Now that you have ensured yourself that you are up to the challenges of becoming a Hazmat Technician, it is time to get to work. The examples that follow are representative of the process in North Carolina; therefore, if you are in another state, the details may differ somewhat. Since you are already certified in the Hazmat Operations Level as a prerequisite to becoming certified as a Firefighter, you will next need to register for and attend the Chemistry of Hazardous Materials (Chemistry of Hazmat) class. The class is either completed in a two-week session lasting eighty hours or over a college semester at a community college. During this period of time, participants will cover the salient points of organic and inorganic chemistry relevant to hazardous materials response, such as chemical naming conventions, chemical reactivity, and the physical and chemical properties of hazardous materials. Sometimes comments arise as to why prospective Technicians should complete the Chemistry of Hazmat class. The rationale is that in the field, Hazmat Technicians may be required to interface with chemists, chemical engineers, and process managers that have an extensive chemistry background. Without having completed the Chemistry of Hazmat class, responders would not be able to “speak their language” and would lose the credibility that is so difficult to earn and so easy to lose. All-in-all, the Chemistry of Hazmat class is not something to dread but rather is a valuable learning experience that builds a basic foundation for the aspiring Technician to build upon.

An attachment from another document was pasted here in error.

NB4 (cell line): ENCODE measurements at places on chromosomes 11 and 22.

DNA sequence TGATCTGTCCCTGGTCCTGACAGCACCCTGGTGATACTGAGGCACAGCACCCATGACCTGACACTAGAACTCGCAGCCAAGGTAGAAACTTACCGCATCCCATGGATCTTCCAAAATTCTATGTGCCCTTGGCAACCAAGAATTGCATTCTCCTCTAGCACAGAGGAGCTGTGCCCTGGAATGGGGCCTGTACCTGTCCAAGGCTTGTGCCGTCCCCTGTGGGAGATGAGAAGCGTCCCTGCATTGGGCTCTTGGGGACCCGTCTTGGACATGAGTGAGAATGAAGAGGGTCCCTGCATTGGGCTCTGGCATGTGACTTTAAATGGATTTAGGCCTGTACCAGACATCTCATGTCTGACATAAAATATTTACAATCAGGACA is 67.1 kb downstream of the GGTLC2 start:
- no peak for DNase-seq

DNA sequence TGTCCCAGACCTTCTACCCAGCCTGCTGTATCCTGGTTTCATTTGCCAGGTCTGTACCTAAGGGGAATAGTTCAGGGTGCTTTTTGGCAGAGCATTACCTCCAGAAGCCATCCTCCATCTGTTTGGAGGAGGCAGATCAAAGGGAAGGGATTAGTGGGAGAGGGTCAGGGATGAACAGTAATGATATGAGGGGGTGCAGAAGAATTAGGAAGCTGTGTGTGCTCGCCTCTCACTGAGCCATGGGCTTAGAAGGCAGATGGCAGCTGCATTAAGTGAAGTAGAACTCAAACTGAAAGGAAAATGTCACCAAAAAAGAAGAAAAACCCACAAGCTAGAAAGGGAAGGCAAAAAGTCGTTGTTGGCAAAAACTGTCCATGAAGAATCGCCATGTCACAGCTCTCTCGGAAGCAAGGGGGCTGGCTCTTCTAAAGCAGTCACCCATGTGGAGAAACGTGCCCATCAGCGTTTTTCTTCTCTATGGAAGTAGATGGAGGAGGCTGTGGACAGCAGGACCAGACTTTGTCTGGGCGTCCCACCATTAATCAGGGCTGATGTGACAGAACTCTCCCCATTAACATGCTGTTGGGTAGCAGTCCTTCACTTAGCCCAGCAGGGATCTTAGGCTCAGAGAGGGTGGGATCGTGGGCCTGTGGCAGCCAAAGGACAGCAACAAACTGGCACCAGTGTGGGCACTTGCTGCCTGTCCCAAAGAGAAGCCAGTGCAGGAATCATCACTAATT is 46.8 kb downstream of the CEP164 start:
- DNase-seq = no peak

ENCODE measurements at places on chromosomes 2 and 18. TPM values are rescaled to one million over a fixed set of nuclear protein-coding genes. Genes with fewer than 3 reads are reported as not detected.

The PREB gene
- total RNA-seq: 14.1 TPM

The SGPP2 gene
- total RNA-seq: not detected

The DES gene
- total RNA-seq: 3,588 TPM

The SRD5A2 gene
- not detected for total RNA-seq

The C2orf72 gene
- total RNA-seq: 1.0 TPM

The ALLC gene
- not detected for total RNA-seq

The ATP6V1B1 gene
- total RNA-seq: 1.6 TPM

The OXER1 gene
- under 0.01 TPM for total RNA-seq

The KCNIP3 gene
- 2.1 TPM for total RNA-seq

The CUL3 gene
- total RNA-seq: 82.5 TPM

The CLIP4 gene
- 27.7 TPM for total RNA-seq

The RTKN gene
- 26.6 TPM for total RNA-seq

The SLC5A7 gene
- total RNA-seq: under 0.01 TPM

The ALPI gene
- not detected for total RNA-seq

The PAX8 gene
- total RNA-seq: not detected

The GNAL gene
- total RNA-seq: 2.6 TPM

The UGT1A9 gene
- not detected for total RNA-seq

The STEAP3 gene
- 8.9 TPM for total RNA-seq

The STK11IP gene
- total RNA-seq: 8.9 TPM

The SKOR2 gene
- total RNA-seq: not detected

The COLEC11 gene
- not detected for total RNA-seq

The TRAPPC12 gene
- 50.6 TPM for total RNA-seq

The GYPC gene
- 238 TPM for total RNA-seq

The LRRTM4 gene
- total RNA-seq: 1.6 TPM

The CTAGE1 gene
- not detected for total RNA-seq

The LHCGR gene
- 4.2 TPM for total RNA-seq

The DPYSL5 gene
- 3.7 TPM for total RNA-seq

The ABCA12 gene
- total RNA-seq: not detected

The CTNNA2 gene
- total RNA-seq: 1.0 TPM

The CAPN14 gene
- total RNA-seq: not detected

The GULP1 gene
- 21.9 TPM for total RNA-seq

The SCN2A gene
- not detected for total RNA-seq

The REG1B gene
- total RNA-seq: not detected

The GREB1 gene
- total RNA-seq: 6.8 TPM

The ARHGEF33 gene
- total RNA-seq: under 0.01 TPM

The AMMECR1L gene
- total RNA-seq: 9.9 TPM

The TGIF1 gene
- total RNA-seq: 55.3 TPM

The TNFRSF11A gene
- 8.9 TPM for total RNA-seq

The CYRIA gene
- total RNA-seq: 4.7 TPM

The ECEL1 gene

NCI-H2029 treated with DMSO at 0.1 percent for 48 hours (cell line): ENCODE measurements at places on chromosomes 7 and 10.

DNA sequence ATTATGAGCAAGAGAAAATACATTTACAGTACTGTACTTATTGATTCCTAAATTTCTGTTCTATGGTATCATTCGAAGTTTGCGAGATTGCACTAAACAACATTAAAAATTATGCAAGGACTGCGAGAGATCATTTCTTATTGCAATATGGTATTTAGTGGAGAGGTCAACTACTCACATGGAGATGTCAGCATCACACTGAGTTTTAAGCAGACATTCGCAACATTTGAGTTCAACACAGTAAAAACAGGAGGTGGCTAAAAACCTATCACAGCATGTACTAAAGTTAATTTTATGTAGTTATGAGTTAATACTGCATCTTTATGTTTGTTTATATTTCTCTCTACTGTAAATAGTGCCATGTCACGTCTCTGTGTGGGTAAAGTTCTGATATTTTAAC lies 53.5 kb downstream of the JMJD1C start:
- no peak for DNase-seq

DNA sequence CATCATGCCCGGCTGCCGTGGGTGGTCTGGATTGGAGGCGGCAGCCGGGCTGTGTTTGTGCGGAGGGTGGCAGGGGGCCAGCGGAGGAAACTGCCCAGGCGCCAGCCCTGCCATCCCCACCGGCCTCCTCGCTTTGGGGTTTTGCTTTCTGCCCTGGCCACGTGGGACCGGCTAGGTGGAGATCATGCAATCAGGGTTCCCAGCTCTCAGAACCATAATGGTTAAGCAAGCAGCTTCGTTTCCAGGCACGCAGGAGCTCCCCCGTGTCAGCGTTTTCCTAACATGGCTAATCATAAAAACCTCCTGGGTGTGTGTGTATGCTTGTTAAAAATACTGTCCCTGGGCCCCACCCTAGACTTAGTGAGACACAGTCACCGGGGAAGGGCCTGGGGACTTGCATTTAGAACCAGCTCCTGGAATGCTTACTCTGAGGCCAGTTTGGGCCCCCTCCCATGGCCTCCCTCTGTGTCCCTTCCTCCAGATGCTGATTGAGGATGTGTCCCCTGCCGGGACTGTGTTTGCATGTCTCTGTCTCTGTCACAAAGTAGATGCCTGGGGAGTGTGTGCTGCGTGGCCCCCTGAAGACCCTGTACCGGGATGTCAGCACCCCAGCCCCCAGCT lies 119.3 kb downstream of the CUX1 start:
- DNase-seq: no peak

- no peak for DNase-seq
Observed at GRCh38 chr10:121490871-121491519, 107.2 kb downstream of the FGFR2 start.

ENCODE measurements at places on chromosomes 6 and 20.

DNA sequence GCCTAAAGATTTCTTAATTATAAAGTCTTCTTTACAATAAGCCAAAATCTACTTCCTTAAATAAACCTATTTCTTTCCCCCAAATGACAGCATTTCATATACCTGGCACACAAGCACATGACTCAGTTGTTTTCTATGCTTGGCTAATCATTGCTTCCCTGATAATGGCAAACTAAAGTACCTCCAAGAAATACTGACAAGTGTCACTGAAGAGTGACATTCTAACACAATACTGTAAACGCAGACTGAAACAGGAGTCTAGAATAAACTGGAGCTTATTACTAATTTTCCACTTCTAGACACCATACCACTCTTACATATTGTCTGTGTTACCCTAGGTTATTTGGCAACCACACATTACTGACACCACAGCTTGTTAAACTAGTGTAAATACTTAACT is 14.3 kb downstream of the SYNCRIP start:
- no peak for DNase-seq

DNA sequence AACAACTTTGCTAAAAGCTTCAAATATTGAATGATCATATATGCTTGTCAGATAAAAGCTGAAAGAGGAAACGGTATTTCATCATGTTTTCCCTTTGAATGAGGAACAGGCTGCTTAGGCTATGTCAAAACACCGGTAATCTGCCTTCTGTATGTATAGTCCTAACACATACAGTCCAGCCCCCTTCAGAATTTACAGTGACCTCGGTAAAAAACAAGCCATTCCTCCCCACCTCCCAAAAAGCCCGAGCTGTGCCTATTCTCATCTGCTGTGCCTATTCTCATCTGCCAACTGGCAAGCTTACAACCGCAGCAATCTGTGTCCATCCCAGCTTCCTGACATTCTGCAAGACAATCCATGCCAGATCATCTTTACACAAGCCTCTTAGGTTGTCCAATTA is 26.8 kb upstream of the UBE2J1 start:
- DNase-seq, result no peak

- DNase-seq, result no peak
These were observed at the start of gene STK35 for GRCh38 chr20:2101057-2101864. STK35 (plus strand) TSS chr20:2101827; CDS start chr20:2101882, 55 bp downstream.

The next step in the process of becoming a Hazmat Technician is the successful completion of the eighty-eight-hour Hazmat Technician course offered through the North Carolina Office of the State Fire Marshal. Unlike in the past, when prospective technicians could complete the Chemistry of Hazmat and Technician courses in any order, prospective Technicians must now complete the Chemistry of Hazmat course first as a prerequisite that is required to even start the Technician class. The Technician class is an intense two-week journey that encompasses both academic and practical instruction. When teaching the Technician class in past years, we would place a looseleaf binder textbook on the desk of each participant that was approximately three inches thick and would promptly inform them that we would cover the entire textbook in the two-week timeframe. For those that did not run out of the room screaming (just kidding), we would do just that. We would also inform them, however, that although the class material would often seem overwhelming at first, it would all come together and “click” in their heads approximately halfway through the second week of the class. In all my years of teaching, I have never had anyone disagree with that statement at the end of the class.